Showing a commitment to Microsoft and avoiding competitive products is especially important for smaller partners, says Deanne Handron, former global director of Microsoft business for worldwide consulting giant Capgemini, who made a presentation on Microsoft etiquette at a Microsoft Partner 101 event -- a conference for selected partners on how to work with Microsoft -- in Redmond in December 2006.

"Those visible faux pas like running Notes on your desktop -- those are things that identify you as somebody who doesn't understand what's important to Microsoft," Handron says. "The best thing [small partner companies] can do is dedicate themselves completely to Microsoft and look as loyal as possible to the Microsoft platform. I've seen Microsoft partner with 100-percent-loyal partners that don't have a very good product [more readily] than they would with a bigger partner that also has a relationship with a Microsoft competitor."

Partners should even be careful when mentioning other vendors while talking about customer wins. Microsoft folks like to hear about all-Microsoft deals, says Rich Freeman, a freelance writer and frequent Redmond Channel Partner contributor who worked in various partner-facing positions at Microsoft over a span of almost nine years. Many partners have left meetings in Redmond wondering why their Microsoft counterparts weren't more impressed with wins that also involved technologies from companies that compete with Microsoft, he says.

"Partners would be really scratching their heads," Freeman says. "It's got to be frustrating for the partner because they know how hard it was to get the win."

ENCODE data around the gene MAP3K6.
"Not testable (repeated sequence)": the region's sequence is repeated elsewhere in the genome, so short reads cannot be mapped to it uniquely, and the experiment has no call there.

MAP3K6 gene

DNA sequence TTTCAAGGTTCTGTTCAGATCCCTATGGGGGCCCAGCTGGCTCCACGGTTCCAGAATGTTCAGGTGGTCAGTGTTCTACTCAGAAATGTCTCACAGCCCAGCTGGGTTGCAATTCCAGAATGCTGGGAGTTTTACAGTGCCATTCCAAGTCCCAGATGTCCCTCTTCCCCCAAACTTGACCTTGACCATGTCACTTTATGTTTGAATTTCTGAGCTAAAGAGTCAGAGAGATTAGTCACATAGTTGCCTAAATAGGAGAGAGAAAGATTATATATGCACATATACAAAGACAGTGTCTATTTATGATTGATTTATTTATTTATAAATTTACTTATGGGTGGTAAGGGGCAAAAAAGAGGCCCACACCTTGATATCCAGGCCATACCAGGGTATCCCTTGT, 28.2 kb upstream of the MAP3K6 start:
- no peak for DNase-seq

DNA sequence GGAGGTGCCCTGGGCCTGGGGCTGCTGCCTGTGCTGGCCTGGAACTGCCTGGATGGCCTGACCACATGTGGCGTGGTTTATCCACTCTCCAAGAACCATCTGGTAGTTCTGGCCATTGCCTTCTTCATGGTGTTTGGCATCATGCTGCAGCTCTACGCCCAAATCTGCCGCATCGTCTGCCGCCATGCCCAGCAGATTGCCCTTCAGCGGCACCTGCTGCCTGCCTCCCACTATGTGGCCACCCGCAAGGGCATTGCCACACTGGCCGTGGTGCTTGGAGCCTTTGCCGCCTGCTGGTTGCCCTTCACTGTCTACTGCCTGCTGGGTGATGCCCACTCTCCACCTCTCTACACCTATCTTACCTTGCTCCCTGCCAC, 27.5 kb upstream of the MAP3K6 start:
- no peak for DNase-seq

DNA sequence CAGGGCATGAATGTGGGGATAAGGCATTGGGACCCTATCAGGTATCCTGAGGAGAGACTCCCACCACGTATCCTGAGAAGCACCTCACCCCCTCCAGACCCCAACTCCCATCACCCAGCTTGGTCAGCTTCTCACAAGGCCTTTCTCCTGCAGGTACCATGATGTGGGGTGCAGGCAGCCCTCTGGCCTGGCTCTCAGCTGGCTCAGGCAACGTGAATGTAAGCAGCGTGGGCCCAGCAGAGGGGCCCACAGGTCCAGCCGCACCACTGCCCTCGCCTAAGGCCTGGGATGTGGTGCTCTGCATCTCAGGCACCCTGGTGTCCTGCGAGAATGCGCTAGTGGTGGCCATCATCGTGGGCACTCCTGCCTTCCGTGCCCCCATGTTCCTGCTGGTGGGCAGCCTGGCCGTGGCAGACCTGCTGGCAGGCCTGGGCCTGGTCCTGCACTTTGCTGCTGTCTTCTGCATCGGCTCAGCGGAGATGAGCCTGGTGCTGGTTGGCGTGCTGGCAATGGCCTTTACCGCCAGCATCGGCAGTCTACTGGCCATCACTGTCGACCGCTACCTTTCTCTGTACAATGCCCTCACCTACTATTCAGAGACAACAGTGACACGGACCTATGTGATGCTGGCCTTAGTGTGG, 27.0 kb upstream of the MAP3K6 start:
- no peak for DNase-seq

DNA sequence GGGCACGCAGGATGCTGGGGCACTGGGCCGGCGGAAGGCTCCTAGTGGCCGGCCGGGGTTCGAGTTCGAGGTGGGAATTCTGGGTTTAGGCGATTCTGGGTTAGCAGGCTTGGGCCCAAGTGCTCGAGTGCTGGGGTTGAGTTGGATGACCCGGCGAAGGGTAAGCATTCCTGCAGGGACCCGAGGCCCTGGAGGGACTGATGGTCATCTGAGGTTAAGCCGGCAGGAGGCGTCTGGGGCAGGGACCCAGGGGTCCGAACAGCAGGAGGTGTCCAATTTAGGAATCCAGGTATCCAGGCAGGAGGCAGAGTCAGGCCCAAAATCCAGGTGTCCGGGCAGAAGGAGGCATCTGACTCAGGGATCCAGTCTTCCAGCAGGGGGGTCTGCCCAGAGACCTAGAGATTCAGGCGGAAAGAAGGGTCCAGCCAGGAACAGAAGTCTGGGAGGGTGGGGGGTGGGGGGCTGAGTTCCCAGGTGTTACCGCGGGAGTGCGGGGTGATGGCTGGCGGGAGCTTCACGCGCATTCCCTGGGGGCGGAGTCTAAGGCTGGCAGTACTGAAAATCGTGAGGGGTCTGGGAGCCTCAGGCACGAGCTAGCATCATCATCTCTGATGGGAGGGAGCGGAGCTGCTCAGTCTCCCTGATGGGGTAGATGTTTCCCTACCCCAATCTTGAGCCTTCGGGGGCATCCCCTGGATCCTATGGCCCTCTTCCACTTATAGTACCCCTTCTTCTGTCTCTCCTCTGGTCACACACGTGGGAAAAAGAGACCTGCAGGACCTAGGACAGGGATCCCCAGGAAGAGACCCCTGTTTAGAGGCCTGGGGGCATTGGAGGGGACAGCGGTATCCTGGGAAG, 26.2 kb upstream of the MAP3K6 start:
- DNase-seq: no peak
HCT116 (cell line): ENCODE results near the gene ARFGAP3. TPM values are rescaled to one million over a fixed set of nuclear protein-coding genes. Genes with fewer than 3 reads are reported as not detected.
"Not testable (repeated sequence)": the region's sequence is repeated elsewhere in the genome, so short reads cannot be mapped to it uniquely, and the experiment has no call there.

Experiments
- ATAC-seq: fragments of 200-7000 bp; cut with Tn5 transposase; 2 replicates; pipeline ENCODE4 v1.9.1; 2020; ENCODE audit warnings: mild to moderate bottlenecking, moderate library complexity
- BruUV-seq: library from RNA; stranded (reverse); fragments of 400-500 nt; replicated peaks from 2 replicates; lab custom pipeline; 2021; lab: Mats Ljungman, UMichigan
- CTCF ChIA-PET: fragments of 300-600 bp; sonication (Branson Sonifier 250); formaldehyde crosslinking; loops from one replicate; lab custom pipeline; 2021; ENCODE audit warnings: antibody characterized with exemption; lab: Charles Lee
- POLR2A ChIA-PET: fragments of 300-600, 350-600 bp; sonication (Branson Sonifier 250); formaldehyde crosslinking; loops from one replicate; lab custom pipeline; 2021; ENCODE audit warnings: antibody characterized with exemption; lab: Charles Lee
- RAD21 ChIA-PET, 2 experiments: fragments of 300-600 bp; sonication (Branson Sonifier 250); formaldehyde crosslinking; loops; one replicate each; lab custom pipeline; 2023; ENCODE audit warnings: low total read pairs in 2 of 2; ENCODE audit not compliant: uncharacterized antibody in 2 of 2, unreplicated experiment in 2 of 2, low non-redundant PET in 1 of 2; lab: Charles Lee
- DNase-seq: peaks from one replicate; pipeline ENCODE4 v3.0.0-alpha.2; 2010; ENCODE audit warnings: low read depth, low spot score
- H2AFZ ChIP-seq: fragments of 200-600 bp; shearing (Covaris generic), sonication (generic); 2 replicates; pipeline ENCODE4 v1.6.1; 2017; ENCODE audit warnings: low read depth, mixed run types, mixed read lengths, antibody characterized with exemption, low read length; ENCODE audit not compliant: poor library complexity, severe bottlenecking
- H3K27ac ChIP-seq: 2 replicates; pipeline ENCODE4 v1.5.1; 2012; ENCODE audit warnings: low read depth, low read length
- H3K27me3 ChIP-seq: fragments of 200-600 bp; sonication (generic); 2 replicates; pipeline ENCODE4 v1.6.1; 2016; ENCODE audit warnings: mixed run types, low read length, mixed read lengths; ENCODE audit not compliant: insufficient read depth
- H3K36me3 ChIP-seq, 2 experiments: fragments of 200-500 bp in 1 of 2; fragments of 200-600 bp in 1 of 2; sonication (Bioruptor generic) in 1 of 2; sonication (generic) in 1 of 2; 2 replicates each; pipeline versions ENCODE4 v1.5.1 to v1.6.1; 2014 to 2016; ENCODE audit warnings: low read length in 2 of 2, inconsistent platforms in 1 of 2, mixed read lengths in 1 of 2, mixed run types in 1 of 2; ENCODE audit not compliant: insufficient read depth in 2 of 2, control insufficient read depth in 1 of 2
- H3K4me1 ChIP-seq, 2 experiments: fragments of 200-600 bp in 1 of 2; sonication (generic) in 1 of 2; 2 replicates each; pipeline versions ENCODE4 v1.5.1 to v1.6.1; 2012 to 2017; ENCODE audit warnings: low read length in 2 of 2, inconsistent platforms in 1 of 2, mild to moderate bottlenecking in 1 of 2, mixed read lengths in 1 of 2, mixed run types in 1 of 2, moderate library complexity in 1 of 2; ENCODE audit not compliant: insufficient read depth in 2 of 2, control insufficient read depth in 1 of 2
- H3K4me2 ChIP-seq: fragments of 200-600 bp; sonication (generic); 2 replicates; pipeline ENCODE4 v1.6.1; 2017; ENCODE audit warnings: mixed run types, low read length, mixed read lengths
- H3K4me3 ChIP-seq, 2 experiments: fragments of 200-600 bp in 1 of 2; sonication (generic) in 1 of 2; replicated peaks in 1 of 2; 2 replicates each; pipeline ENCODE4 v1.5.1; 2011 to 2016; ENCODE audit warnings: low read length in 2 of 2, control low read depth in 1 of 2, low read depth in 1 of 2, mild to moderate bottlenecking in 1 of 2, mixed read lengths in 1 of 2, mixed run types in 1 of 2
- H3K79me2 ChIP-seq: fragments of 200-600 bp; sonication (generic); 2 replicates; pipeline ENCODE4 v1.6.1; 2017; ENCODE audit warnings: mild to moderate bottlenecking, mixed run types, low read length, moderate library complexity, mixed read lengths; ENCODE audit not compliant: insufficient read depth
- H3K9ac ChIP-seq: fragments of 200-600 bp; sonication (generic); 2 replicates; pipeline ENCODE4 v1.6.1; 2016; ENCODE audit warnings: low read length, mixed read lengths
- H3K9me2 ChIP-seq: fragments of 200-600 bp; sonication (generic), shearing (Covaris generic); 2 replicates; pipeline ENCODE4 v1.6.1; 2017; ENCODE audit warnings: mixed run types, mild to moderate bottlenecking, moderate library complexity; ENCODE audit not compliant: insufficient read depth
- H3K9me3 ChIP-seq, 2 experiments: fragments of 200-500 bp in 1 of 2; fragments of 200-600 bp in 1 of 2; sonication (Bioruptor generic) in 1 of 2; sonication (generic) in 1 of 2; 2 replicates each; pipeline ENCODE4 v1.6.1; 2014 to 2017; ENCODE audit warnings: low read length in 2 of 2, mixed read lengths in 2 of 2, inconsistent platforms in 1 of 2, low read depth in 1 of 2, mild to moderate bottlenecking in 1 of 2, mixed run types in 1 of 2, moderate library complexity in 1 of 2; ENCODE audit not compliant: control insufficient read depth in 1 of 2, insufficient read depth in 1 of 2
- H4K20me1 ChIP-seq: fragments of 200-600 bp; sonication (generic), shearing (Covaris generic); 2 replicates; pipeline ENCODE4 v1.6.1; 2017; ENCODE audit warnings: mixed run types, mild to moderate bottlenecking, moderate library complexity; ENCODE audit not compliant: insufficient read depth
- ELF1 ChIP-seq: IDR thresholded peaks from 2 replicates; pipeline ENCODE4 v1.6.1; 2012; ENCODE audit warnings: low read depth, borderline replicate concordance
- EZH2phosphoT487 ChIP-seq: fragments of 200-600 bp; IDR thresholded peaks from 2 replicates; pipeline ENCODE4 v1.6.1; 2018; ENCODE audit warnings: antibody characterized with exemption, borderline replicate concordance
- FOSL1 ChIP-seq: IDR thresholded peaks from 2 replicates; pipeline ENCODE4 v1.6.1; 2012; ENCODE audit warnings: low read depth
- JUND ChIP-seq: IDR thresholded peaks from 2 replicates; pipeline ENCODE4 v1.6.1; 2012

Q: How should I structure my presentation for a Microsoft meeting?
A: First of all, to paraphrase President John F. Kennedy: Ask not what Microsoft can do for your company, but show what your company can do for Microsoft. A common mistake is spending too much time asking for something and too little talking about how you can deliver value for Microsoft.

"This happens way too often: It's all about, 'How can you get us into your accounts, Microsoft?' It's not about, 'How can we drive more license sales for your accounts?'" Bitton says. Many partner-company executives don't naturally gravitate to the second approach, but "once they try to build a relationship and nothing happens, they tend to switch gears and ask better questions," he says. "Microsoft is a software company with a partner program that has one objective -- to drive revenue for Microsoft. Absolutely every partner that's part of the program is there to accomplish that objective."

It's important, though, not to over-commit and under-deliver. While that concept might seem simple, Handron says that it's very tempting for smaller partners to assume that a company as large as Microsoft won't notice if they don't generate the amounts of revenue that they've promised. However, while the company as a whole may not notice, the person at Microsoft with whom the partner is working almost certainly will.

"We can all be victims of hyperbole," Handron says. "We get so excited about our product and its potential. You get a little overexcited and over-commit, and that's bad. You just look at how big Microsoft is and you say, 'What's the big deal if we don't get it done?' [Microsoft] holds each person accountable. It is a big deal for the guy who's signing that contract. You're never signing a deal with that big Microsoft in the sky; you're signing a contract with that individual person."